6 And the Department of Microbiology, Leeds Teaching Hospitals National Health Service Trust and Institute of Molecular and Cellular Biology, University of Leeds, Leeds, United Kingdom ( ). Received February 4, 2010; accepted February 5, 2010; electronically published March 22, 2010. 2010 by The Society for Healthcare Epidemiology of America. All rights reserved. 0899-823X/2010/3105-0001$ DOI: 432 infection control and hospital epidemiology may 2010, vol. 31, no. 5. 6. Testing of stool from asymptomatic patients is not is not recommended (A-III) and treatment of such iden . clinically useful, including use as a test of cure. It is not ti ed patients is not effective (B-I). recommended, except for epidemiological studies.
7 (B-III). B. Environmental Cleaning and Disinfection 7. Stool culture is the most sensitive test and is essential for epidemiological studies (A-II). 19. Identi cation and removal of environmental sources 8. Although stool culture is not clinically practical be of C. dif cile, including replacement of electronic rectal cause of its slow turnaround time, the sensitivity and spec thermometers with disposables, can reduce the incidence i city of stool culture followed by identi cation of a tox of CDI (B-II). igenic isolate (ie, toxigenic culture), as performed by an ex 20. Use chlorine-containing cleaning agents or other perienced laboratory, provides the standard against which sporicidal agents to address environmental contamination other Clinical test results should be compared (B-III).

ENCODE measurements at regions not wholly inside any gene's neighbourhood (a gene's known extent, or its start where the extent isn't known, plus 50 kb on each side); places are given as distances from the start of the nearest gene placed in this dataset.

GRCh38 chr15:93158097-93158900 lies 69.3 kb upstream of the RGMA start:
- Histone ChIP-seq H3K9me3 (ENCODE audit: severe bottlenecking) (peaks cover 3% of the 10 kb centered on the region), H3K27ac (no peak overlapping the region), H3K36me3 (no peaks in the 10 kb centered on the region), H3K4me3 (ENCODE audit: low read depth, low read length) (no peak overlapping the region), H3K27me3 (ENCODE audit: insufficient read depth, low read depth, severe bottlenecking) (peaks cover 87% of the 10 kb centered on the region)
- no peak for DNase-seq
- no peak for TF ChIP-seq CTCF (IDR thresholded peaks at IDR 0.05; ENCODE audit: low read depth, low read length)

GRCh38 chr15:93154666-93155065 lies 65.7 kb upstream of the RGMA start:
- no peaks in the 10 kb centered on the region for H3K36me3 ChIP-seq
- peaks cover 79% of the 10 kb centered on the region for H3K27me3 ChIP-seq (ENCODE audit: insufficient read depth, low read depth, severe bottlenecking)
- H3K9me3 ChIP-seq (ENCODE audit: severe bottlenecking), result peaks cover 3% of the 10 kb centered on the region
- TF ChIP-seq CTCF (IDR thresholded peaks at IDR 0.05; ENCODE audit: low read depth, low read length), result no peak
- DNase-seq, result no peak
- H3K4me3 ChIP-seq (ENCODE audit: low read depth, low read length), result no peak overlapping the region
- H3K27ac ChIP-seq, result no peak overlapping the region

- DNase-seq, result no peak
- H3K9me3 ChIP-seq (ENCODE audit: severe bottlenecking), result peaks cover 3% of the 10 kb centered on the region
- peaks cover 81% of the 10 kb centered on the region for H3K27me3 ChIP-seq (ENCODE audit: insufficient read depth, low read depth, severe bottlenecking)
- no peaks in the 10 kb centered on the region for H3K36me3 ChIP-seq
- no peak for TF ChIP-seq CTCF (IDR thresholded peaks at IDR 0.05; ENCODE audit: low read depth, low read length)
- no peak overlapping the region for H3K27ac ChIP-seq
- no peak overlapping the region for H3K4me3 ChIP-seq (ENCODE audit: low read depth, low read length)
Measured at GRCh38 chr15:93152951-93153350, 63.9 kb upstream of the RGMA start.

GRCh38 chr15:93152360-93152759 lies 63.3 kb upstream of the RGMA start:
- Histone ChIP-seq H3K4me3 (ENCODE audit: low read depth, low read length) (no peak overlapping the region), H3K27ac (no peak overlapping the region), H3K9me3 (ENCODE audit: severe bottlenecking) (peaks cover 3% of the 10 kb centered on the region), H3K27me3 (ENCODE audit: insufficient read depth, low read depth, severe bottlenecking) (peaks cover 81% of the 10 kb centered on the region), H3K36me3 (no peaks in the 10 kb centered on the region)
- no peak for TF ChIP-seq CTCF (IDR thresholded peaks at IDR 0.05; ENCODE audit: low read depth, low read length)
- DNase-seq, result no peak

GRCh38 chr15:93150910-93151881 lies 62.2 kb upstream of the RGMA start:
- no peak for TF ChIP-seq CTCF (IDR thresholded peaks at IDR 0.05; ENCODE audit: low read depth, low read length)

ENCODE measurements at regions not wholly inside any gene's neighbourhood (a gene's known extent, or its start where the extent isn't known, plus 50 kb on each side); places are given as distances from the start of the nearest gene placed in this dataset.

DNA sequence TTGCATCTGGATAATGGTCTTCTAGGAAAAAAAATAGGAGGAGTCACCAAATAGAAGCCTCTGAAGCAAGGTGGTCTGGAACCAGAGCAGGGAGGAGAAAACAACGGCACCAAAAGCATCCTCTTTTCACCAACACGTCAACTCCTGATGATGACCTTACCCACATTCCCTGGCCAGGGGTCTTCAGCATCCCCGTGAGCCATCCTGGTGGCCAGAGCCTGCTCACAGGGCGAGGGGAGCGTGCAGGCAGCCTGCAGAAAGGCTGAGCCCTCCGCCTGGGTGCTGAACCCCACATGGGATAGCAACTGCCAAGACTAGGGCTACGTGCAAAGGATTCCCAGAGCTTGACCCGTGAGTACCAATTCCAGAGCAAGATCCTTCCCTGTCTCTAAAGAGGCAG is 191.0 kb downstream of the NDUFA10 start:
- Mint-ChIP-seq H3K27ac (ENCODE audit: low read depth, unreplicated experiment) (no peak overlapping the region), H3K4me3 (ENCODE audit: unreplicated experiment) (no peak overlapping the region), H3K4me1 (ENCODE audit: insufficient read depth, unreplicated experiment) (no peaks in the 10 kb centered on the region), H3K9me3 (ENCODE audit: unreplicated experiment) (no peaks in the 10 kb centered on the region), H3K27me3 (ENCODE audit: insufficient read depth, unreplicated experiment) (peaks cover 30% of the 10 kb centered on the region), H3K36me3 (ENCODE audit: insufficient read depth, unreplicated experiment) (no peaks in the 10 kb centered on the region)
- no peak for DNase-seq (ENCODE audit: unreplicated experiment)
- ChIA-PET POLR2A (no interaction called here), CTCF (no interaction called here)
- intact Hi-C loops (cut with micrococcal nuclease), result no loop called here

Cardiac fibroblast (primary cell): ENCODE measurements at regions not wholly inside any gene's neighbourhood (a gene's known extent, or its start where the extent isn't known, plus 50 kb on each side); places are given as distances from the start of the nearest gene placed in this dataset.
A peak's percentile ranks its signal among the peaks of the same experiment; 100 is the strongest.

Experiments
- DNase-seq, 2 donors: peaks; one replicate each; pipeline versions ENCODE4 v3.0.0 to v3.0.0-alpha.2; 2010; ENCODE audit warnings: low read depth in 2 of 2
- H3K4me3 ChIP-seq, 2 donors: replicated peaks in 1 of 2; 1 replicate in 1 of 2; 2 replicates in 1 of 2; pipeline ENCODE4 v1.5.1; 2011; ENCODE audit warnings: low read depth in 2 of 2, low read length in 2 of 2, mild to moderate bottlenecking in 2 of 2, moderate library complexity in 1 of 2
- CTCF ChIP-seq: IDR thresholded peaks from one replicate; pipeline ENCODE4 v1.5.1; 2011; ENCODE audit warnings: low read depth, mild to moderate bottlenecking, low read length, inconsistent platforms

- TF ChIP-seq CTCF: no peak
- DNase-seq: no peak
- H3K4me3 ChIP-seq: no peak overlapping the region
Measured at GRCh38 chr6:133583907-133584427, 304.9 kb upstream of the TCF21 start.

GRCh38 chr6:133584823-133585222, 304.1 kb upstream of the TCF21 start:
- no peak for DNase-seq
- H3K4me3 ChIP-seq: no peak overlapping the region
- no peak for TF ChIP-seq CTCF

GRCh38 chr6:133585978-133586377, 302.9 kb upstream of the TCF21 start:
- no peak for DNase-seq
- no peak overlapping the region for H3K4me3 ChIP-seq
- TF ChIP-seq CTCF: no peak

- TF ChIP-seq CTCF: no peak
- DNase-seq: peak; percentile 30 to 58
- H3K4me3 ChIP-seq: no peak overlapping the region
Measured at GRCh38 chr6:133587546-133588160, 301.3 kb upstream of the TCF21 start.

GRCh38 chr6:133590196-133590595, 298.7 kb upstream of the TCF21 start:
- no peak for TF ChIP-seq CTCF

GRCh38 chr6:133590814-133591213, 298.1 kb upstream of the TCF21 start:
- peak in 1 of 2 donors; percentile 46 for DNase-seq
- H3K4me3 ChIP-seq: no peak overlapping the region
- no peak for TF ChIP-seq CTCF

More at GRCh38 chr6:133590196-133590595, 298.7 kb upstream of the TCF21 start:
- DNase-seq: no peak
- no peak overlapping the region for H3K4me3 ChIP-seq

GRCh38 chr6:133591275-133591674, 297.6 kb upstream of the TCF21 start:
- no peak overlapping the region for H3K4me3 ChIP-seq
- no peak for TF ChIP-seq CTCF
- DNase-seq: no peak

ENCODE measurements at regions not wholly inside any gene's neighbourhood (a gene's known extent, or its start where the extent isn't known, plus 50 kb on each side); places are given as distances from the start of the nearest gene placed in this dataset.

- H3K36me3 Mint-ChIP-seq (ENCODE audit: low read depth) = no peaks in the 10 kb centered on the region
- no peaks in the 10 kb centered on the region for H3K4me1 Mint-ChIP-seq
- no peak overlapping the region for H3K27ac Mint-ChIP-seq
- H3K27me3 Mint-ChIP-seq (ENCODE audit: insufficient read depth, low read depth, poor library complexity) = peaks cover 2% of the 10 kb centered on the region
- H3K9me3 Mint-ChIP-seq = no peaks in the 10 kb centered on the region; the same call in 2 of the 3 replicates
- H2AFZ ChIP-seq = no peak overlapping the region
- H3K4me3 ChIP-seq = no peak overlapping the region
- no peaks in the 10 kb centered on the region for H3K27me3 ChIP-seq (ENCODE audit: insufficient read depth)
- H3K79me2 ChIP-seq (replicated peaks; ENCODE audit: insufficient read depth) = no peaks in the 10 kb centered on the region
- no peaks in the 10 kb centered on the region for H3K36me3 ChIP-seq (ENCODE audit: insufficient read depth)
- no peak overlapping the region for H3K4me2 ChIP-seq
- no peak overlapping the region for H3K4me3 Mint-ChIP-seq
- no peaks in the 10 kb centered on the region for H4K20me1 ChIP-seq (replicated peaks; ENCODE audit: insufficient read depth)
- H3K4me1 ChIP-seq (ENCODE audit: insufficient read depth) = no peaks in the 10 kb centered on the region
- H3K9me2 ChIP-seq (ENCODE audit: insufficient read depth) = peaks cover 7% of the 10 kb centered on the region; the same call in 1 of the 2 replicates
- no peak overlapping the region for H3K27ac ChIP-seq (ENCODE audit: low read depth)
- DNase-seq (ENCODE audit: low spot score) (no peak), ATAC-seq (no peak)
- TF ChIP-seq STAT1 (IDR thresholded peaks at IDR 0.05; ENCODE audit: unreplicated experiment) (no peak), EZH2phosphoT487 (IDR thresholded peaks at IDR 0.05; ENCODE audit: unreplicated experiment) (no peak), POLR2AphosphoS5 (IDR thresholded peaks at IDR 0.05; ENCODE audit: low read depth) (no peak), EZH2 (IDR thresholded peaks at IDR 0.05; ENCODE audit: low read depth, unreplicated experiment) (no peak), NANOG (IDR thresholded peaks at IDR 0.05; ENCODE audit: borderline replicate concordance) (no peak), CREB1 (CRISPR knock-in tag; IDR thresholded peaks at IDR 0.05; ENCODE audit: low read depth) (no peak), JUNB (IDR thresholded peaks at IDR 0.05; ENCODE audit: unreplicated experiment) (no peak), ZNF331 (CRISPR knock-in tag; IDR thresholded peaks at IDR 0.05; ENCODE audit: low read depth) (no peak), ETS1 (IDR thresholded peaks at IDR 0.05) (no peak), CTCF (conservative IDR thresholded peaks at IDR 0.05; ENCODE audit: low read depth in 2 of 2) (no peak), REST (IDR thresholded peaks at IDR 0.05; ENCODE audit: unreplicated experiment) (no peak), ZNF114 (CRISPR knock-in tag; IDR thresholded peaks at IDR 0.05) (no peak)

8 In areas associated with increased rates of CDI (B-II). 9. Enzyme immunoassay (EIA) testing for C. dif cile 21. Routine environmental screening for C. dif cile is toxin A and B is rapid but is less sensitive than the cell not recommended (C-III). cytotoxin assay, and it is thus a suboptimal alternative ap . C. Antimicrobial Use Restrictions proach for diagnosis (B-II). 10. Toxin testing is most important clinically, but is 22. Minimize the frequency and duration of antimicro . hampered by its lack of sensitivity. One potential strategy bial therapy and the number of antimicrobial agents pre . to overcome this problem is a 2-step method that uses EIA scribed, to reduce CDI risk (A-II). detection of glutamate dehydrogenase (GDH) as initial 23.
9 Implement an antimicrobial stewardship program screening and then uses the cell cytotoxicity assay or tox (A-II). Antimicrobials to be targeted should be based on igenic culture as the con rmatory test for GDH-positive the local epidemiology and the C. dif cile strains present, stool specimens only. Results appear to differ based on the but restricting the use of cephalosporin and clindamycin GDH kit used; therefore, until more data are available on (except for surgical antibiotic prophylaxis) may be partic . the sensitivity of GDH testing, this approach remains an ularly useful (C-III). interim recommendation. (B-II). D. Use of Probiotics 11. Polymerase chain reaction (PCR) testing appears to be rapid, sensitive, and speci c and may ultimately address 24.
10 Administration of currently available probiotics is testing concerns. More data on utility are necessary before not recommended to prevent primary CDI, as there are this methodology can be recommended for routine testing. limited data to support this approach and there is a po . (B-II) tential risk of bloodstream infection (C-III). 12. Repeat testing during the same episode of diarrhea IV. Treatment: Does the choice of drug for is of limited value and should be discouraged (B-II). CDI matter and, if so, which patients should be treated and with which agent? III. Infection Control and Prevention: What are the most important infection control measures to implement 25. Discontinue therapy with the inciting antimicrobial in the hospital during an outbreak of CDI?